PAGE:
Editor’s Note

Holistic look at the health care industry

By Steve LeBeau

Wordsmiths love the etymological association between “health” and “whole.” In the case of a business magazine, it is impossible to look at the health care industry without noting that it is connected to every other industry, thus forming a whole. This is especially true in Minnesota, where we have become a global supplier of medical devices and services, from Medtronic to the Mayo Clinic. This issue of Minnesota Business is devoted to those multifaceted connections, which culminate in our Leaders in Health Care Awards..

Any holistic perspective has a built-in optimism: We know that everything is connected, so it is simply a matter of finding those connections. It is also a flexible scheme — you can start anywhere. So, let’s start with Medtronic. One virtue of a successful medical device company is that it attracts gifted people from around the world to come to Minnesota, enriching our talent people. Some of these people go off and start their own businesses — such as Manny Villafaña — creating more jobs and adding to the state’s economy. As the medical devices get more complicated, they require precision parts made by smaller manufacturers, like so many acorns sprouting up around the giant oak tree.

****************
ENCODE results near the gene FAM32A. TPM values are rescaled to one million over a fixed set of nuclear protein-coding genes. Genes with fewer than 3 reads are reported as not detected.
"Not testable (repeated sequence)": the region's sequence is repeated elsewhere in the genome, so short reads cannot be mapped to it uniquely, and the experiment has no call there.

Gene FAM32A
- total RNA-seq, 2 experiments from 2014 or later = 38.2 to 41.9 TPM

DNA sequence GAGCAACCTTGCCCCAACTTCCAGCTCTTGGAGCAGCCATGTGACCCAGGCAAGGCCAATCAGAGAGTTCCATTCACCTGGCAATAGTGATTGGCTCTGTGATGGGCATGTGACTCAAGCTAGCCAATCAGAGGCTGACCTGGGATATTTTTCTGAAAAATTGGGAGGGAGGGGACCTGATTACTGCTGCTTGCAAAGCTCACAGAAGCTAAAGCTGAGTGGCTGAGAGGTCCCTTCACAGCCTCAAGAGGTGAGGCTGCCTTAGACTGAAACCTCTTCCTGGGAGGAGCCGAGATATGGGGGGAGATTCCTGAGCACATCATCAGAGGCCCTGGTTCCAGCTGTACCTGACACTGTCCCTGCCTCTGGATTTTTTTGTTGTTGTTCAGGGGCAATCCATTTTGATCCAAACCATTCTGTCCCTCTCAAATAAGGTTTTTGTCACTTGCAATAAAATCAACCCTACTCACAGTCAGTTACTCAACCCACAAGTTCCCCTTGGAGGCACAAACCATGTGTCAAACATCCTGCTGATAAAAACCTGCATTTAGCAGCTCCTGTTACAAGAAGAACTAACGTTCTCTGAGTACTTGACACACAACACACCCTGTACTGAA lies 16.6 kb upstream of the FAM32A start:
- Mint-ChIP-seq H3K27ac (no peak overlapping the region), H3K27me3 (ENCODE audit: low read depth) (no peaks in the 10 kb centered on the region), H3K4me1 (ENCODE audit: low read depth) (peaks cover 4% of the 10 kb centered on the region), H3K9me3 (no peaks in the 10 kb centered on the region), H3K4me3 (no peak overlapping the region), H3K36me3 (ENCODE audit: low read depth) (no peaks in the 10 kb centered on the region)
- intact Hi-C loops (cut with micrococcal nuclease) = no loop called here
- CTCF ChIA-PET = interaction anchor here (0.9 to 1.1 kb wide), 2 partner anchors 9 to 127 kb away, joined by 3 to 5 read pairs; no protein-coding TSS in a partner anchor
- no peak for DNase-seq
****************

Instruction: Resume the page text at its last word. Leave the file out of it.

Suddenly we find a cluster of these smaller firms that choose to locate near these larger companies and near each other. We find this happening in the northwest quadrant of the Twin Cities — as can be seen in the commercial real estate trend in Plymouth — which also happens to be close to executive housing and other amenities.

And just as medical devices are reaching stratospheric new heights, a profound new emphasis is being placed on empathizing with each individual patient. We are even learning that practitioners are people, too, and need to be concerned about their own health, especially that creeping malady known as burnout. And let’s not forget that business people are people, too, so they must be agile and adaptive when they confront an unwelcome chronic illness.

Of course the elephant in the room for all of the above is the Affordable Care Act, which for all of its good intentions, has affected many businesses that are mandated to comply. Such demands augment the mountain of paperwork required for providers, making it one of the reasons that doctors rarely open up their own clinics anymore.

The broad lesson in any holistic endeavor is the basic truth that everyone counts. Thus the community and businesses alike benefit when they find ways to employ people with disabilities, and it allows those hired to build their self-confidnce as well as their skills.

Finally, a hearty and wholesome congratulations to all of the finalists and winners of the Leaders in Health Care Awards! The good work they do is sure to affect us all, sooner or later, directly or indirectly.

Steve LeBeau
Editor in chief